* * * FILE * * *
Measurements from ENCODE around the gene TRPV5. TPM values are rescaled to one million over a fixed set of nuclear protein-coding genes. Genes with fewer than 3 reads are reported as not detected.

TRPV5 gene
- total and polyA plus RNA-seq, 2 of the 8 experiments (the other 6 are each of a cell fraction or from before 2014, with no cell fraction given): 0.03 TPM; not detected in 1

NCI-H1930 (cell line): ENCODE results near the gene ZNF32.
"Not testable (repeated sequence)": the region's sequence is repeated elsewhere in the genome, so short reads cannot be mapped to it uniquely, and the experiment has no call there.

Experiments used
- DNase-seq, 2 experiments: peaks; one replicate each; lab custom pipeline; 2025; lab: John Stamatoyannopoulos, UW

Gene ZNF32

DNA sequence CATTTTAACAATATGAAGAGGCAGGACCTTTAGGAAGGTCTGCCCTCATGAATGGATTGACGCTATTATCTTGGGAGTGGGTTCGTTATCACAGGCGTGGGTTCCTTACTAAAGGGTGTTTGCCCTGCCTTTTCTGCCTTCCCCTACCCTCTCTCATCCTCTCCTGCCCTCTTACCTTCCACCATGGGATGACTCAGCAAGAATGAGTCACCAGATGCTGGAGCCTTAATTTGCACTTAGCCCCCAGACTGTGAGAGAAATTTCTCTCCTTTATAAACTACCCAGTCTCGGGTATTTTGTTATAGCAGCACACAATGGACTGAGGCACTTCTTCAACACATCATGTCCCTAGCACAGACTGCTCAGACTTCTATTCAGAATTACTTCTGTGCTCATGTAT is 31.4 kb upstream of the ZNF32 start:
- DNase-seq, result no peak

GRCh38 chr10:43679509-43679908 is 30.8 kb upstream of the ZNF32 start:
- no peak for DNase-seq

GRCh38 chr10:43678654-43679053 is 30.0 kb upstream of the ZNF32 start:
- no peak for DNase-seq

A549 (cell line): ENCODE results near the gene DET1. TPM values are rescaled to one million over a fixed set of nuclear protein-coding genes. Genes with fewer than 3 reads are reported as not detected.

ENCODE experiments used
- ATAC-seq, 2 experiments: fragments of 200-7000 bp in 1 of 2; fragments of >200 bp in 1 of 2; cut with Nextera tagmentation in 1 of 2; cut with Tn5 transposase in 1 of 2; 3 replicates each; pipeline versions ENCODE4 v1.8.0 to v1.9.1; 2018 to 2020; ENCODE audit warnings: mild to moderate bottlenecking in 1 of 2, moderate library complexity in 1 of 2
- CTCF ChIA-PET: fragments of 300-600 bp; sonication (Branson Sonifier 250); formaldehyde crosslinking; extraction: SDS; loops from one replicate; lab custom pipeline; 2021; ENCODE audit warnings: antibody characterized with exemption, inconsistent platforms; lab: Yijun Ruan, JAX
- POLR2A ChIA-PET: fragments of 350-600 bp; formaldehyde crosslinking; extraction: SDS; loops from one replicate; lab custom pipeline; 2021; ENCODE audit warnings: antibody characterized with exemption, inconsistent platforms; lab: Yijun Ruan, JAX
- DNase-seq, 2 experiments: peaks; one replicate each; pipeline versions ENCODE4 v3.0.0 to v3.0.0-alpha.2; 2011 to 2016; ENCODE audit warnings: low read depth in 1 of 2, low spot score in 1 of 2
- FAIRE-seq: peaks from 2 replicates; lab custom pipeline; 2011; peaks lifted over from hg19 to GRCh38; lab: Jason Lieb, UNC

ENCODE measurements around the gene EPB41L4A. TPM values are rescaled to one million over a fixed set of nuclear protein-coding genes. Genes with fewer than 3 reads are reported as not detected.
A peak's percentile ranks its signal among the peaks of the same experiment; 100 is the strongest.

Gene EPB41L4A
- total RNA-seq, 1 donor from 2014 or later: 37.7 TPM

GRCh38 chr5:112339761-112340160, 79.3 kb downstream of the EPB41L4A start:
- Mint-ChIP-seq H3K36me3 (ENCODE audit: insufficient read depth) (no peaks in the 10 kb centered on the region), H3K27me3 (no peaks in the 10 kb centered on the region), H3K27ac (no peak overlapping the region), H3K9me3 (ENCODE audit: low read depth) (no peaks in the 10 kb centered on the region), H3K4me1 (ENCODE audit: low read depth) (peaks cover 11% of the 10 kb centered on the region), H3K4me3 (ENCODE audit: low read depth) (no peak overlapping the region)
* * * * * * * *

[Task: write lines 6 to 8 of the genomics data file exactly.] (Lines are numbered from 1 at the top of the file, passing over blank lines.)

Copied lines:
Experiments used
- DNase-seq, 2 experiments: peaks; one replicate each; lab custom pipeline; 2025; lab: John Stamatoyannopoulos, UW

Gene ZNF32